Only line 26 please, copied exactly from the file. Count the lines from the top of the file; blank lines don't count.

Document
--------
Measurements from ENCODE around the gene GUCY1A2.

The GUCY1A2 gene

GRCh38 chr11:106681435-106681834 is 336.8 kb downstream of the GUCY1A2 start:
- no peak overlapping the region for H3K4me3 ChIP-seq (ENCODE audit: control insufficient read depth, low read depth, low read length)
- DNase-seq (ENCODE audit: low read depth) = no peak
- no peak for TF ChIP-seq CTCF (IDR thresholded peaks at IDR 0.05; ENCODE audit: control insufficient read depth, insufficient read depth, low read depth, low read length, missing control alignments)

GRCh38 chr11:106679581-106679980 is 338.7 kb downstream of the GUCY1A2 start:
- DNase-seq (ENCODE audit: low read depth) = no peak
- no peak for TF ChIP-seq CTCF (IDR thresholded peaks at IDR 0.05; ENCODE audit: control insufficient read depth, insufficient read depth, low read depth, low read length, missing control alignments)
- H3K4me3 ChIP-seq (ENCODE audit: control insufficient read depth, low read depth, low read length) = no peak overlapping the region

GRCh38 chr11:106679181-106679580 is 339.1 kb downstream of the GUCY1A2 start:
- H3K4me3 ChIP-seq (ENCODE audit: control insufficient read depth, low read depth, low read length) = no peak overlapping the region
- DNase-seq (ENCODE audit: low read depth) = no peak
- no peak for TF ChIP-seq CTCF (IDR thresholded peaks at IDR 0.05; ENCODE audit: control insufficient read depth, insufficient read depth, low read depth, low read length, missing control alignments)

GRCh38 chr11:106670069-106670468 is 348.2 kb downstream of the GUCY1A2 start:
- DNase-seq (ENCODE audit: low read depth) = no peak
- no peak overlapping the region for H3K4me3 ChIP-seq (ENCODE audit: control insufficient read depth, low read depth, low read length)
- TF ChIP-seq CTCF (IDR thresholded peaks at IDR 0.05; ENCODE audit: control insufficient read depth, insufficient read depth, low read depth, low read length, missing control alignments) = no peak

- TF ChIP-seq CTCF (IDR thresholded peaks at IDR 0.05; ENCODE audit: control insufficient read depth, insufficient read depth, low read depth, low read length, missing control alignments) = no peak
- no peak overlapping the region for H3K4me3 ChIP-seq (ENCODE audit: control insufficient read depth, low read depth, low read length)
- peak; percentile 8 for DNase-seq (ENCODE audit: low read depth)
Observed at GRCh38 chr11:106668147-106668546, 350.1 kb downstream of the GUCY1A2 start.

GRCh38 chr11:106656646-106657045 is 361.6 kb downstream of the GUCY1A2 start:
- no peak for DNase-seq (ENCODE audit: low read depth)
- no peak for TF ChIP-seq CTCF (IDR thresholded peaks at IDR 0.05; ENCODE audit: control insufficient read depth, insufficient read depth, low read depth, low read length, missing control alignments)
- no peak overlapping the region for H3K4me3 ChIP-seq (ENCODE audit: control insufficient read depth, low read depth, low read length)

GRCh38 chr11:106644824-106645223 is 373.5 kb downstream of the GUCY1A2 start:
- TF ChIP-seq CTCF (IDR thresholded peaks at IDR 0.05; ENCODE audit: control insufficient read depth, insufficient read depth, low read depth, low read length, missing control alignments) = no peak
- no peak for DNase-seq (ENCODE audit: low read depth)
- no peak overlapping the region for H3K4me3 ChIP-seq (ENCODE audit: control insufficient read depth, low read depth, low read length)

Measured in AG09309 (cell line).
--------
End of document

- no peak overlapping the region for H3K4me3 ChIP-seq (ENCODE audit: control insufficient read depth, low read depth, low read length)